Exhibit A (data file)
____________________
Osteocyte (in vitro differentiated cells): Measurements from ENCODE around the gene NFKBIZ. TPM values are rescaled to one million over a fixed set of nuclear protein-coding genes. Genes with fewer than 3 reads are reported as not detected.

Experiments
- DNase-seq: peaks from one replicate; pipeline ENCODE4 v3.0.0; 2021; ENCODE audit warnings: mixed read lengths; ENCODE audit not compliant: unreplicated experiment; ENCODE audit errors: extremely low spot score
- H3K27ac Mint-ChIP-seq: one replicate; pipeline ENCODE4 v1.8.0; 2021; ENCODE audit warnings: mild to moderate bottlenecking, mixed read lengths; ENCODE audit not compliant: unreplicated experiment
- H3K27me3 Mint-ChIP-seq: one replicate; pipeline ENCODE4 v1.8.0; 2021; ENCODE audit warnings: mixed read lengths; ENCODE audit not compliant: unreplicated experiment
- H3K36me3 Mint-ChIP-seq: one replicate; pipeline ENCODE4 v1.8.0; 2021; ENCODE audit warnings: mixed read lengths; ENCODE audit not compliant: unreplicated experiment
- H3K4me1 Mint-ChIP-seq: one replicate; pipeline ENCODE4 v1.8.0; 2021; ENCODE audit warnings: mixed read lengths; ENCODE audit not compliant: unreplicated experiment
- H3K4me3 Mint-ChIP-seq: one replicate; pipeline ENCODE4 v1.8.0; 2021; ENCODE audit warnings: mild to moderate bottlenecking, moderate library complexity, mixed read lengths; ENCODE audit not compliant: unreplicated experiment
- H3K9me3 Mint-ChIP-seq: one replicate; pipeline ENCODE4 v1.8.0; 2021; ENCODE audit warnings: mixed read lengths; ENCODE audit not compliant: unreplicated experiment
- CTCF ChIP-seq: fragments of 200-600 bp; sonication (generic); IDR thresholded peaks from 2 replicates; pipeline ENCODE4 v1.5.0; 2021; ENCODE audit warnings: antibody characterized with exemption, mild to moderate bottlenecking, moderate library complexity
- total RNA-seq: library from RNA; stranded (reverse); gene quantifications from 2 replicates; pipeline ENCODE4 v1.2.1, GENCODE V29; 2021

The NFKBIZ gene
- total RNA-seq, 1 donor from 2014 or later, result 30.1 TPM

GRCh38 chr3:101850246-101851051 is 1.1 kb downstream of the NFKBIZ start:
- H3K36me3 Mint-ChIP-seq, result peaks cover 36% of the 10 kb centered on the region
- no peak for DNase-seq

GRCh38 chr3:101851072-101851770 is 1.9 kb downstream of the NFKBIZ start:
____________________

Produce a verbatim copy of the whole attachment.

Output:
Osteocyte (in vitro differentiated cells): Measurements from ENCODE around the gene NFKBIZ. TPM values are rescaled to one million over a fixed set of nuclear protein-coding genes. Genes with fewer than 3 reads are reported as not detected.

Experiments
- DNase-seq: peaks from one replicate; pipeline ENCODE4 v3.0.0; 2021; ENCODE audit warnings: mixed read lengths; ENCODE audit not compliant: unreplicated experiment; ENCODE audit errors: extremely low spot score
- H3K27ac Mint-ChIP-seq: one replicate; pipeline ENCODE4 v1.8.0; 2021; ENCODE audit warnings: mild to moderate bottlenecking, mixed read lengths; ENCODE audit not compliant: unreplicated experiment
- H3K27me3 Mint-ChIP-seq: one replicate; pipeline ENCODE4 v1.8.0; 2021; ENCODE audit warnings: mixed read lengths; ENCODE audit not compliant: unreplicated experiment
- H3K36me3 Mint-ChIP-seq: one replicate; pipeline ENCODE4 v1.8.0; 2021; ENCODE audit warnings: mixed read lengths; ENCODE audit not compliant: unreplicated experiment
- H3K4me1 Mint-ChIP-seq: one replicate; pipeline ENCODE4 v1.8.0; 2021; ENCODE audit warnings: mixed read lengths; ENCODE audit not compliant: unreplicated experiment
- H3K4me3 Mint-ChIP-seq: one replicate; pipeline ENCODE4 v1.8.0; 2021; ENCODE audit warnings: mild to moderate bottlenecking, moderate library complexity, mixed read lengths; ENCODE audit not compliant: unreplicated experiment
- H3K9me3 Mint-ChIP-seq: one replicate; pipeline ENCODE4 v1.8.0; 2021; ENCODE audit warnings: mixed read lengths; ENCODE audit not compliant: unreplicated experiment
- CTCF ChIP-seq: fragments of 200-600 bp; sonication (generic); IDR thresholded peaks from 2 replicates; pipeline ENCODE4 v1.5.0; 2021; ENCODE audit warnings: antibody characterized with exemption, mild to moderate bottlenecking, moderate library complexity
- total RNA-seq: library from RNA; stranded (reverse); gene quantifications from 2 replicates; pipeline ENCODE4 v1.2.1, GENCODE V29; 2021

The NFKBIZ gene
- total RNA-seq, 1 donor from 2014 or later, result 30.1 TPM

GRCh38 chr3:101850246-101851051 is 1.1 kb downstream of the NFKBIZ start:
- H3K36me3 Mint-ChIP-seq, result peaks cover 36% of the 10 kb centered on the region
- no peak for DNase-seq

GRCh38 chr3:101851072-101851770 is 1.9 kb downstream of the NFKBIZ start: